The Khao Phansa festival marks the beginning of Buddhist Lent, the annual three months rains retreat for monastics, which begins the day after the full moon of the eighth month on lunar calendar. The specific dates vary depending on when the full moon of the eighth month is, which in most years it is in July.
The Khao Phansa is the traditional three month "rains retreat" during which Buddhist monks are expected to stay in their own temple to study the Buddha’s teaching as well as meditating. They are not allowed to travel and stay overnight out of their temples, but under certain circumstances, such as visiting a sick relative, they maybe given a leave period of up to seven days.
During this three months retreat monks are not allow to revert to being laymen.
Lay Buddhists all over the country observe the day (the first day of Buddhist Lent) by gathering in the temple to pay homage to the Buddha, listen to Buddhist teaching accompanied by offerings of food, flowers, incense, candles and other items necessary for every use for the monks.
According to legend Buddha’s followers did not stop their wandering during the rainy season and people began to complain that they were trampling on the rice fields and worried they might damage seedlings or small creatures in the fields. When the Buddha heard these worries he forbade the monks to leave their temples for three months.
During this time devout people often abstain from alcohol. They pray for assistance and guidance to encourage merit and happiness in their lives. It encourages them to follow the five major Buddhist precepts: don’t kill animals; don’t steal or engage in corrupt acts; don’t commit adultery; don’t lie; and avoid drinking alcohol. Many take time away from work to make merit for deceased relatives. They also offer robes to the monks.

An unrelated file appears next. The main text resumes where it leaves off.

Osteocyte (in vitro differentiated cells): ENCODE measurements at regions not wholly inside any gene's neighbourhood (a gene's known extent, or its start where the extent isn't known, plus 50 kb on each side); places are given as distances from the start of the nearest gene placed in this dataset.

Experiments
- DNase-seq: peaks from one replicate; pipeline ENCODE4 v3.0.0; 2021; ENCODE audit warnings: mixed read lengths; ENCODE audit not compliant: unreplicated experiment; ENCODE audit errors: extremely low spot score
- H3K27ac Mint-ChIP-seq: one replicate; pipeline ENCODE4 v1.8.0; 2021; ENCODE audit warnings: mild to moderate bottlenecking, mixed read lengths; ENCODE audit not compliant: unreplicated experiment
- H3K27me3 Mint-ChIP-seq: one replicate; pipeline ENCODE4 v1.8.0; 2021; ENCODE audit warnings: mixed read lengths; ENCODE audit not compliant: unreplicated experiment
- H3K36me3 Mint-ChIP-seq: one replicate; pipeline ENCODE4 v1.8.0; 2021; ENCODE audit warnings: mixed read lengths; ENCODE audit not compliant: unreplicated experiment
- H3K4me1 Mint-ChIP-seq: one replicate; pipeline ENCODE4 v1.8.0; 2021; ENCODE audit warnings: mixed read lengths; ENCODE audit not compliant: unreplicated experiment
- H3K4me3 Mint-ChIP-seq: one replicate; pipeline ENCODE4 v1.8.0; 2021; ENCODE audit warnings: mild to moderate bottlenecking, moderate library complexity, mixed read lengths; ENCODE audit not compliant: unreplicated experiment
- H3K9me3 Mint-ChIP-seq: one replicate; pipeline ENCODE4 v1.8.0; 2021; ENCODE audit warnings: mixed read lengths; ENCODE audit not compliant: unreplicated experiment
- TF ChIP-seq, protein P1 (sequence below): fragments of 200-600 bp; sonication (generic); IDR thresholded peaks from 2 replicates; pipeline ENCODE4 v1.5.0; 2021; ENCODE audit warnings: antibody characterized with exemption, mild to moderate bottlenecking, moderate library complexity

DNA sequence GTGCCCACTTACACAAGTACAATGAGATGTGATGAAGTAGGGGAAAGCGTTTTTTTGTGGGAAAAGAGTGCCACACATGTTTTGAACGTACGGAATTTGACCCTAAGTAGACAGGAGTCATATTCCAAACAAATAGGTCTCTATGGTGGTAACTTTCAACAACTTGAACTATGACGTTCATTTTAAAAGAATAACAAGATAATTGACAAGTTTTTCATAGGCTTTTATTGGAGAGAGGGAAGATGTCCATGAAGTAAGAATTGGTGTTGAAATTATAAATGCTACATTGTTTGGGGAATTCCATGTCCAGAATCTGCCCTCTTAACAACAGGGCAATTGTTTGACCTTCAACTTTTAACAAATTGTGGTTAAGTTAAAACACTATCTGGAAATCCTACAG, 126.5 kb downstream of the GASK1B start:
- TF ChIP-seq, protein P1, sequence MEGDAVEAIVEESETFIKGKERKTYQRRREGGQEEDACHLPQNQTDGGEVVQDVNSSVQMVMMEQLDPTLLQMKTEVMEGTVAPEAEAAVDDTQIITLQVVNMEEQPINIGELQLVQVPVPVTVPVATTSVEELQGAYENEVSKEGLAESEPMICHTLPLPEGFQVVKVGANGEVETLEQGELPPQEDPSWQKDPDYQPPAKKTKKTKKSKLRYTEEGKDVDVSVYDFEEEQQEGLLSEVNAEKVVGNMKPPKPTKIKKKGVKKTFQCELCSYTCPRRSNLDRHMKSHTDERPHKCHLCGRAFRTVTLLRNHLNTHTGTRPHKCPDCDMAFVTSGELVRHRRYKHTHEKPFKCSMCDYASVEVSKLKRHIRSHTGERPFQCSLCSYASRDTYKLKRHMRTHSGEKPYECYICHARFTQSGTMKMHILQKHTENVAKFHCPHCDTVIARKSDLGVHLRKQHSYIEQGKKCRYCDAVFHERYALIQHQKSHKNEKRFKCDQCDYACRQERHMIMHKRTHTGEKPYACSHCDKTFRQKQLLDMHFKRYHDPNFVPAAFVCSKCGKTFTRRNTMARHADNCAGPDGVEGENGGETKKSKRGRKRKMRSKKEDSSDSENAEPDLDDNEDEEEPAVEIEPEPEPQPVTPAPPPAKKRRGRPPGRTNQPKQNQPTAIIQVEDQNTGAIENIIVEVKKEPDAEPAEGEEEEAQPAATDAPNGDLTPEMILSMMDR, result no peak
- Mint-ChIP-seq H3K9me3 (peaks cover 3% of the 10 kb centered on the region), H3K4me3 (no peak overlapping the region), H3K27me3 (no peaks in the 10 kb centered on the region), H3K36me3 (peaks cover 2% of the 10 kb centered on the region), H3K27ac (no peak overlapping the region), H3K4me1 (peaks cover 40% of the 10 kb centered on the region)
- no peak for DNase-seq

Early the morning of the day of Khao Phansa festival, people prepare donations of food (particularly khaotom, rice, banana or pork wrapped in banana leaves) and necessities like soap, toothpaste and toothbrushes and towels for the monks. Most temples are very busy during this time with people making merit and giving their donations.
At the end of these merit-making activities the monks will recite the teachings of Buddha and tell the history of Lent to temple goers. Later in the evening monks, novices and laypeople bring flowers and candles and walk around the central temple three times.
These are the most usual months for ordination and for men to enter the monkhood for short periods and are marked by numerous ordination ceremonies.
In Lao tradition lay people do not get married during this three months Buddhist lent or Khao Phansa.
The Lent ends on the full moon of the eleventh month on lunar calendar which is in October (in most years). Read about End of Buddhist Lent Festival or Awk Phansa >>